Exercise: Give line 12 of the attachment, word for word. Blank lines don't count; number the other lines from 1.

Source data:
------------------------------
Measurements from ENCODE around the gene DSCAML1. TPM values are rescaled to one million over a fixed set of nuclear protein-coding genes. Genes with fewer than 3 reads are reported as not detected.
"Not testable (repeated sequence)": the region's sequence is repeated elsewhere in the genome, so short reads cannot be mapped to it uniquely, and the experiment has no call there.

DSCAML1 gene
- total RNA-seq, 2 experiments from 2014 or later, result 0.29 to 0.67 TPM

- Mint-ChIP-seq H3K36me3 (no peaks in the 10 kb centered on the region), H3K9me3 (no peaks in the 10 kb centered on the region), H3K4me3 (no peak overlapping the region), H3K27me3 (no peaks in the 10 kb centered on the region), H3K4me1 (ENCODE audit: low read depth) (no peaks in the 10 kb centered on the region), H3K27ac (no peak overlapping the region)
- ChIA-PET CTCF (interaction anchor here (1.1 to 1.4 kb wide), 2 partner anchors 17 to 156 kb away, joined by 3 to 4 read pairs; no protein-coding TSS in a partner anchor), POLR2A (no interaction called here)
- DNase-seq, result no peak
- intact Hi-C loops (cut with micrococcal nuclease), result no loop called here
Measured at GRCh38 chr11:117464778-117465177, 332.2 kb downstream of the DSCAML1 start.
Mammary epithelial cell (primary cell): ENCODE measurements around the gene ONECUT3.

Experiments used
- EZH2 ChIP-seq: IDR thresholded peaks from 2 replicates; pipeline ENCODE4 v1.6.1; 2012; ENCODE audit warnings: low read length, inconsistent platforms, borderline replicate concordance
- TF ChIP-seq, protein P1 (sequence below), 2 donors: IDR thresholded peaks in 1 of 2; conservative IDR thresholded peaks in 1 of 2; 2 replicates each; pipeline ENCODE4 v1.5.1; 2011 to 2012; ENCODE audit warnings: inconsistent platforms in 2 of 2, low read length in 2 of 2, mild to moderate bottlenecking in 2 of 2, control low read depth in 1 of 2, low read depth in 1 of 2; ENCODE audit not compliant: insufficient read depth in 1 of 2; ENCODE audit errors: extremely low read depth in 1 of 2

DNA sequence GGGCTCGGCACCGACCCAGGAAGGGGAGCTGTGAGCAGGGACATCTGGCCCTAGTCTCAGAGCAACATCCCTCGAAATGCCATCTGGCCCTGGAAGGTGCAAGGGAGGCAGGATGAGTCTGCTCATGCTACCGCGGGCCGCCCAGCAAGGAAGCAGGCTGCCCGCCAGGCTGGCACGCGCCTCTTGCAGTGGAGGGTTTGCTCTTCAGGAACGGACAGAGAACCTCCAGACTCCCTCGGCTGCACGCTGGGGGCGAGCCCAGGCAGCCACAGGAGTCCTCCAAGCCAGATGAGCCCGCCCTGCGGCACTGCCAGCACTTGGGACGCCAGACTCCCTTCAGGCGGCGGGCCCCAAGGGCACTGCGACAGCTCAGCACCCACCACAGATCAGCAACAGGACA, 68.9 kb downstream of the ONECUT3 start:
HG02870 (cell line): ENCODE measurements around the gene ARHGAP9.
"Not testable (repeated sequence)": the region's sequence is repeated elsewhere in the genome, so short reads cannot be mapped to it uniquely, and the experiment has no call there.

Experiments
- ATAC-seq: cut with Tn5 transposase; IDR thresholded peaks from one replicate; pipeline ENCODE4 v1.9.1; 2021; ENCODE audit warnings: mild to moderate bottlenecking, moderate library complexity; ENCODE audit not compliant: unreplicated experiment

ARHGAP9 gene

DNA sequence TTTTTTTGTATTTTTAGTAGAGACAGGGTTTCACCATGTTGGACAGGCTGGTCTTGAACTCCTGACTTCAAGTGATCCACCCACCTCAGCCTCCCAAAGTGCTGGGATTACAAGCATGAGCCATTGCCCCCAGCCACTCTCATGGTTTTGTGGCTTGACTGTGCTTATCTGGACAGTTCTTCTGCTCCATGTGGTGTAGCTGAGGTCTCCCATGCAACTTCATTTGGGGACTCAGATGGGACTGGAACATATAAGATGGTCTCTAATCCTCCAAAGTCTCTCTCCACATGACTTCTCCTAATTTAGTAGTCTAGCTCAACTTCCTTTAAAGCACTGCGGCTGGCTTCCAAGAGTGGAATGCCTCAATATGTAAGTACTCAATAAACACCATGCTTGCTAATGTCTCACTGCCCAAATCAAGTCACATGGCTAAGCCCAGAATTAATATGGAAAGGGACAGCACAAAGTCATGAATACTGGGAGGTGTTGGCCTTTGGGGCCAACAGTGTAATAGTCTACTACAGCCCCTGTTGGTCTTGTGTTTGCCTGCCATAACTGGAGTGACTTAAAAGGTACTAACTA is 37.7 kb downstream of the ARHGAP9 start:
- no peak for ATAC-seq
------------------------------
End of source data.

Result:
- EZH2 ChIP-seq: IDR thresholded peaks from 2 replicates; pipeline ENCODE4 v1.6.1; 2012; ENCODE audit warnings: low read length, inconsistent platforms, borderline replicate concordance